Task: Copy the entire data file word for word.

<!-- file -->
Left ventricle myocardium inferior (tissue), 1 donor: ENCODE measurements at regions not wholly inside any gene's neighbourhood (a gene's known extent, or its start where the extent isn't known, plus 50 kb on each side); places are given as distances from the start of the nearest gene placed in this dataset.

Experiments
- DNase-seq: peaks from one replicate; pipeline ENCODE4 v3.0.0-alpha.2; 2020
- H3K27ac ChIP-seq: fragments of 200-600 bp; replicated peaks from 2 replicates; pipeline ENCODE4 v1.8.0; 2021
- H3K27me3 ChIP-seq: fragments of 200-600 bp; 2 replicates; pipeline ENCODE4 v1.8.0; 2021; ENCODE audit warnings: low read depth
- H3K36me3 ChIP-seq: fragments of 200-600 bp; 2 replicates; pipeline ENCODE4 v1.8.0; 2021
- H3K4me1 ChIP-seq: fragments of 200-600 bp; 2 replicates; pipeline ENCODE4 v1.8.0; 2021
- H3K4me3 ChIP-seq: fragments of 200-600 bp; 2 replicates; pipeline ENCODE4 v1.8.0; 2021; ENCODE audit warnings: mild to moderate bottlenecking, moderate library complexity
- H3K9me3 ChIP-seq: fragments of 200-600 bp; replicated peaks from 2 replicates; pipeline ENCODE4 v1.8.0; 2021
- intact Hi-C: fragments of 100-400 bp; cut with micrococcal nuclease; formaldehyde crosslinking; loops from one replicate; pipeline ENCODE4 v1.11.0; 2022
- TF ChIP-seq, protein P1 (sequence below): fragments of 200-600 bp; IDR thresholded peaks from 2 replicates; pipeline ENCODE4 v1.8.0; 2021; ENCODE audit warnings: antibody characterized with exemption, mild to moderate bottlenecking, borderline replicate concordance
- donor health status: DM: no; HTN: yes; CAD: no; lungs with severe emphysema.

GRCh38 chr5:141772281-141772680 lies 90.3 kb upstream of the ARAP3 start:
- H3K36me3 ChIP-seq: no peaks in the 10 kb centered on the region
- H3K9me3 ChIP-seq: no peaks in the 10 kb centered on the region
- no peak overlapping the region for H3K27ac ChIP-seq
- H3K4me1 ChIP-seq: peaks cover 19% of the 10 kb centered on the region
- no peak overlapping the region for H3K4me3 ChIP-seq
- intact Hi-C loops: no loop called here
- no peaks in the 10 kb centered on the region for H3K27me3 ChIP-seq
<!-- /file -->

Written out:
Left ventricle myocardium inferior (tissue), 1 donor: ENCODE measurements at regions not wholly inside any gene's neighbourhood (a gene's known extent, or its start where the extent isn't known, plus 50 kb on each side); places are given as distances from the start of the nearest gene placed in this dataset.

Experiments
- DNase-seq: peaks from one replicate; pipeline ENCODE4 v3.0.0-alpha.2; 2020
- H3K27ac ChIP-seq: fragments of 200-600 bp; replicated peaks from 2 replicates; pipeline ENCODE4 v1.8.0; 2021
- H3K27me3 ChIP-seq: fragments of 200-600 bp; 2 replicates; pipeline ENCODE4 v1.8.0; 2021; ENCODE audit warnings: low read depth
- H3K36me3 ChIP-seq: fragments of 200-600 bp; 2 replicates; pipeline ENCODE4 v1.8.0; 2021
- H3K4me1 ChIP-seq: fragments of 200-600 bp; 2 replicates; pipeline ENCODE4 v1.8.0; 2021
- H3K4me3 ChIP-seq: fragments of 200-600 bp; 2 replicates; pipeline ENCODE4 v1.8.0; 2021; ENCODE audit warnings: mild to moderate bottlenecking, moderate library complexity
- H3K9me3 ChIP-seq: fragments of 200-600 bp; replicated peaks from 2 replicates; pipeline ENCODE4 v1.8.0; 2021
- intact Hi-C: fragments of 100-400 bp; cut with micrococcal nuclease; formaldehyde crosslinking; loops from one replicate; pipeline ENCODE4 v1.11.0; 2022
- TF ChIP-seq, protein P1 (sequence below): fragments of 200-600 bp; IDR thresholded peaks from 2 replicates; pipeline ENCODE4 v1.8.0; 2021; ENCODE audit warnings: antibody characterized with exemption, mild to moderate bottlenecking, borderline replicate concordance
- donor health status: DM: no; HTN: yes; CAD: no; lungs with severe emphysema.

GRCh38 chr5:141772281-141772680 lies 90.3 kb upstream of the ARAP3 start:
- H3K36me3 ChIP-seq: no peaks in the 10 kb centered on the region
- H3K9me3 ChIP-seq: no peaks in the 10 kb centered on the region
- no peak overlapping the region for H3K27ac ChIP-seq
- H3K4me1 ChIP-seq: peaks cover 19% of the 10 kb centered on the region
- no peak overlapping the region for H3K4me3 ChIP-seq
- intact Hi-C loops: no loop called here
- no peaks in the 10 kb centered on the region for H3K27me3 ChIP-seq